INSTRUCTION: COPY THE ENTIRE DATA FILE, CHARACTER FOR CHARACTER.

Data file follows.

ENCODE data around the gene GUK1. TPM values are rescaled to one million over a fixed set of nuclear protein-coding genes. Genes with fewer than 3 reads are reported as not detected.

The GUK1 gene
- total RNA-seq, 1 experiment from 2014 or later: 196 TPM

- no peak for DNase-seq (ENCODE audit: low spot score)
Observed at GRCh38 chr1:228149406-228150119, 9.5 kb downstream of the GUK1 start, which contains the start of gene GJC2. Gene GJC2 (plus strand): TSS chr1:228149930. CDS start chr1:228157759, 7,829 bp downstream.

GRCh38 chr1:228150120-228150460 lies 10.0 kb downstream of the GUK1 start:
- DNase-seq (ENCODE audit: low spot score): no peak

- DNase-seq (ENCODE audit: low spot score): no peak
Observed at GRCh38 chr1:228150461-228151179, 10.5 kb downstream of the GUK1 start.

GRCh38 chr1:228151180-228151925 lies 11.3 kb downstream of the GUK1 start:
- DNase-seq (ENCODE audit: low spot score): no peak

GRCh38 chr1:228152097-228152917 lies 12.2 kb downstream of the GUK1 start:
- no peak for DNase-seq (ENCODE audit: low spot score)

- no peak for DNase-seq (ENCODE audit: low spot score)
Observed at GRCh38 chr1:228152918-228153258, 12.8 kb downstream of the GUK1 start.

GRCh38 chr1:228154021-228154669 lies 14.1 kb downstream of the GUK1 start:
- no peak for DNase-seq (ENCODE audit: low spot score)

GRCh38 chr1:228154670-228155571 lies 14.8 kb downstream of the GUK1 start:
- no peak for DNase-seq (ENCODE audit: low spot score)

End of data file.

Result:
ENCODE data around the gene GUK1. TPM values are rescaled to one million over a fixed set of nuclear protein-coding genes. Genes with fewer than 3 reads are reported as not detected.

The GUK1 gene
- total RNA-seq, 1 experiment from 2014 or later: 196 TPM

- no peak for DNase-seq (ENCODE audit: low spot score)
Observed at GRCh38 chr1:228149406-228150119, 9.5 kb downstream of the GUK1 start, which contains the start of gene GJC2. Gene GJC2 (plus strand): TSS chr1:228149930. CDS start chr1:228157759, 7,829 bp downstream.

GRCh38 chr1:228150120-228150460 lies 10.0 kb downstream of the GUK1 start:
- DNase-seq (ENCODE audit: low spot score): no peak

- DNase-seq (ENCODE audit: low spot score): no peak
Observed at GRCh38 chr1:228150461-228151179, 10.5 kb downstream of the GUK1 start.

GRCh38 chr1:228151180-228151925 lies 11.3 kb downstream of the GUK1 start:
- DNase-seq (ENCODE audit: low spot score): no peak

GRCh38 chr1:228152097-228152917 lies 12.2 kb downstream of the GUK1 start:
- no peak for DNase-seq (ENCODE audit: low spot score)

- no peak for DNase-seq (ENCODE audit: low spot score)
Observed at GRCh38 chr1:228152918-228153258, 12.8 kb downstream of the GUK1 start.

GRCh38 chr1:228154021-228154669 lies 14.1 kb downstream of the GUK1 start:
- no peak for DNase-seq (ENCODE audit: low spot score)

GRCh38 chr1:228154670-228155571 lies 14.8 kb downstream of the GUK1 start:
- no peak for DNase-seq (ENCODE audit: low spot score)